Ecological by Design
A History from Scandinavia
How ecological design emerged in Scandinavia during the 1960s and 1970s, building on both Scandinavia's design culture and its environmental movement.
Scandinavia is famous for its design culture, and for its pioneering efforts toward a sustainable future. In Ecological by Design, Kjetil Fallan shows how these two forces came together in the late 1960s and early 1970s, when Scandinavian designers began to question the endless cycle in which designed objects are produced, consumed, discarded, and replaced in quick succession. The emergence of ecological design in Scandinavia at the height of the popular environmental movement, Fallan suggests, illuminates a little-known reciprocity between environmentalism and design: not only did design play a role in the rise of modern environmentalism, but ecological thinking influenced the transformation in design culture in Scandinavia and beyond that began as the modernist faith in progress and prosperity waned.
Fallan describes the efforts of Scandinavian designers to forge an environmental ethics in a commercial design culture sustained by consumption; shows, by recounting a quest for sustainability through Norwegian wood(s), that one of the main characteristics of ecological design is attention to both the local and the global; and explores the emergence of a respectful and sustainable paradigm for international development. Case studies trace key connections to continental Europe, Britain, the US, Central America, and East Africa.
Today, ideas of sustainability permeate design discourse, but the historical emergence of ecological design remains largely undiscussed. With this trailblazing book, Fallan fills that gap.
“One of the most concrete efforts yet made to track the real historical entanglements of design and environment in the postwar period. Kjetil Fallan explodes clichéd images of Scandinavian modern furniture and design culture still nurtured by many of us, and replaces them with socially complex, philosophically sophisticated, and technologically ambiguous case studies that shed new light on the successes and failures of design's ecological aspirations.”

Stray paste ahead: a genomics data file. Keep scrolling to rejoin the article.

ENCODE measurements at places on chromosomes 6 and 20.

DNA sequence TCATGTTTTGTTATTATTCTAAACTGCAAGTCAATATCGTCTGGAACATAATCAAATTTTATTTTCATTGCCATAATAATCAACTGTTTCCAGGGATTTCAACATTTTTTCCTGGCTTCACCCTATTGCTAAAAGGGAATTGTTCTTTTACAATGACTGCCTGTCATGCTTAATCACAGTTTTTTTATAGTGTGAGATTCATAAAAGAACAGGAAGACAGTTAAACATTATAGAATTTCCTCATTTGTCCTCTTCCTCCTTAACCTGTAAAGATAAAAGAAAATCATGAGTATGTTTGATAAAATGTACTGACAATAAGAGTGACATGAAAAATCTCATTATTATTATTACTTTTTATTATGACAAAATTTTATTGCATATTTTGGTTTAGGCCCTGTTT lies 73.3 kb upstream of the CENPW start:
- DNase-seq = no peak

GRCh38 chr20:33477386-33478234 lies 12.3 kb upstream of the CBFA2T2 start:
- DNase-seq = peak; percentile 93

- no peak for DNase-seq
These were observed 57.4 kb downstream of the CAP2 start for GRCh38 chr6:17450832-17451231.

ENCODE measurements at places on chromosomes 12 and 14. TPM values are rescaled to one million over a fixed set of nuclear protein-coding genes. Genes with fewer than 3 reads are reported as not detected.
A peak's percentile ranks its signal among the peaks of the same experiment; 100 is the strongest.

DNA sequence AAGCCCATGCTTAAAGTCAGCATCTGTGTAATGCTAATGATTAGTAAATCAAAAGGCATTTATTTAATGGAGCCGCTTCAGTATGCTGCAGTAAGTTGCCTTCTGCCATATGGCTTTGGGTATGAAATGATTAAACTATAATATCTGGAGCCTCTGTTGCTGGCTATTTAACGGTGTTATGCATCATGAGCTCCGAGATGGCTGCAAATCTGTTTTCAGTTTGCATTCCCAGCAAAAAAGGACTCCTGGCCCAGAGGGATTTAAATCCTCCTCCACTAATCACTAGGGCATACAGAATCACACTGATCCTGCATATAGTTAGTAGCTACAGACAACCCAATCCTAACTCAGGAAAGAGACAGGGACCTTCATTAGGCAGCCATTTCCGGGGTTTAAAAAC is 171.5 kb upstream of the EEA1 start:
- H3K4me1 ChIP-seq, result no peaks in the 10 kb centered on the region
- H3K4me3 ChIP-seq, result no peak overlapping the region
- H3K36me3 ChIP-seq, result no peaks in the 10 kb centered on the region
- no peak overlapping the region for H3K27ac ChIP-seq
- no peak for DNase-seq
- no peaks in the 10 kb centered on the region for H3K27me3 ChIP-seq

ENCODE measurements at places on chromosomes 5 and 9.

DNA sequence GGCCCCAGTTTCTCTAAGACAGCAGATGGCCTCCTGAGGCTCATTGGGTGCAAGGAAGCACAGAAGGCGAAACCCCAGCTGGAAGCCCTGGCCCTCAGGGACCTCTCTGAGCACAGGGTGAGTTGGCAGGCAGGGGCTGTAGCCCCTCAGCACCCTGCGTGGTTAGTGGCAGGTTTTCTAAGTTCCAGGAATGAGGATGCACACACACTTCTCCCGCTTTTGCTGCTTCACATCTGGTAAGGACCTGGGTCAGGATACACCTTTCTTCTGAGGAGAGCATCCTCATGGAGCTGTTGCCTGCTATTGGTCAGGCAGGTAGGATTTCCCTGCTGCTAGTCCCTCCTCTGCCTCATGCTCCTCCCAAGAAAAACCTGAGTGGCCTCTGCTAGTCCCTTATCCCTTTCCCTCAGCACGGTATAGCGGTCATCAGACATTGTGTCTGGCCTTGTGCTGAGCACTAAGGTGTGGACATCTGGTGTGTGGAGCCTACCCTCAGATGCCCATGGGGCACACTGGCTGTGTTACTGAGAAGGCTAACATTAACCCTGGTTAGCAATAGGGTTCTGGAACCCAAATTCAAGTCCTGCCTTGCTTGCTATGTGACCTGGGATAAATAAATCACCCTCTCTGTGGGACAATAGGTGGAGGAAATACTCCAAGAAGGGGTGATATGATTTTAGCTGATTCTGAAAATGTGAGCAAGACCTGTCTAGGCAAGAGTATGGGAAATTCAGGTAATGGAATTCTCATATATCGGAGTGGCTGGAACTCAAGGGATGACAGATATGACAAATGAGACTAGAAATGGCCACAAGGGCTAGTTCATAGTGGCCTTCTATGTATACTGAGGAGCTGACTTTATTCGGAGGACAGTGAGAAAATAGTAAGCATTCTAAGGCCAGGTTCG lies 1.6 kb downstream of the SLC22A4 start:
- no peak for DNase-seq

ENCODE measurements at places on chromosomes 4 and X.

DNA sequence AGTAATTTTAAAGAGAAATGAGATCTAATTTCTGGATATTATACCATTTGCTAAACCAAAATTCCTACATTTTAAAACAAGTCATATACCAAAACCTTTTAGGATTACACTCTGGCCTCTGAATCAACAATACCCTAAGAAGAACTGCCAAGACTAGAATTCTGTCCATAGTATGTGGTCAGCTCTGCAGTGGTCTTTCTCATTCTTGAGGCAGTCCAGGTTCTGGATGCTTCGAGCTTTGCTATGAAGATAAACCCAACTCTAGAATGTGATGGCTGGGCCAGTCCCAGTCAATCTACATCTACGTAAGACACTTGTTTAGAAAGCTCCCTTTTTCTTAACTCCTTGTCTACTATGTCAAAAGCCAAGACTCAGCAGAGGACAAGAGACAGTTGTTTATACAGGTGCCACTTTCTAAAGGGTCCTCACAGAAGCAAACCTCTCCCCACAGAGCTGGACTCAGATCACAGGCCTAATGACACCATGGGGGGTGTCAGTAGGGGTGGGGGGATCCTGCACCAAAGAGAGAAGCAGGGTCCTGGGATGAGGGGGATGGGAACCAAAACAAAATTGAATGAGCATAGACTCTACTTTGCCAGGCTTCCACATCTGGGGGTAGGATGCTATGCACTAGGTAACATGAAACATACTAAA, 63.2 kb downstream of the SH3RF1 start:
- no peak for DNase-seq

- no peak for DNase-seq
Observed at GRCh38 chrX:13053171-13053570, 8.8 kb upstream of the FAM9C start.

Larry Busbea, University of Arizona, author of Proxemics and the Architecture of Social Interaction and The Responsive Environment: Aesthetics, Design, and the Human in the 1970s
“Fallan, a leading international scholar, charts the historical course of arguably the most important issues facing designers today: how design contributes to environmental sustainability and unsustainability, growth and degrowth, justice and injustice. Drawing on the critical roots of environmental design and philosophy in Scandinavia, Fallan frames the damage done by capitalism and colonialism within global design history to make this a vital, timely, beautifully written, and far reaching book.”
Christina Cogdell, Professor, Department of Design, University of California at Davis, author of Toward a Living Architecture? Complexism and Biology in Generative Design
“This is the nuanced contribution to the discussion about design and environmentalism that we need. Making vital Scandinavian design history accessible for an international audience, Fallan skillfully traces the moment in history when design lost its innocence and status as a tool for progressive modernism through becoming complicit in unsustainable production and consumption. Nonetheless hopeful, he unravels the complexities and paradoxes of design's entanglement with environmentalism with a forward-looking focus on ecoproduction, ecoconsumption, ecophilosophy, and renewable energy.”
Mads Nygaard Folkmann, Professor of Design Studies, University of Southern Denmark, author of Design Aesthetics (forthcoming)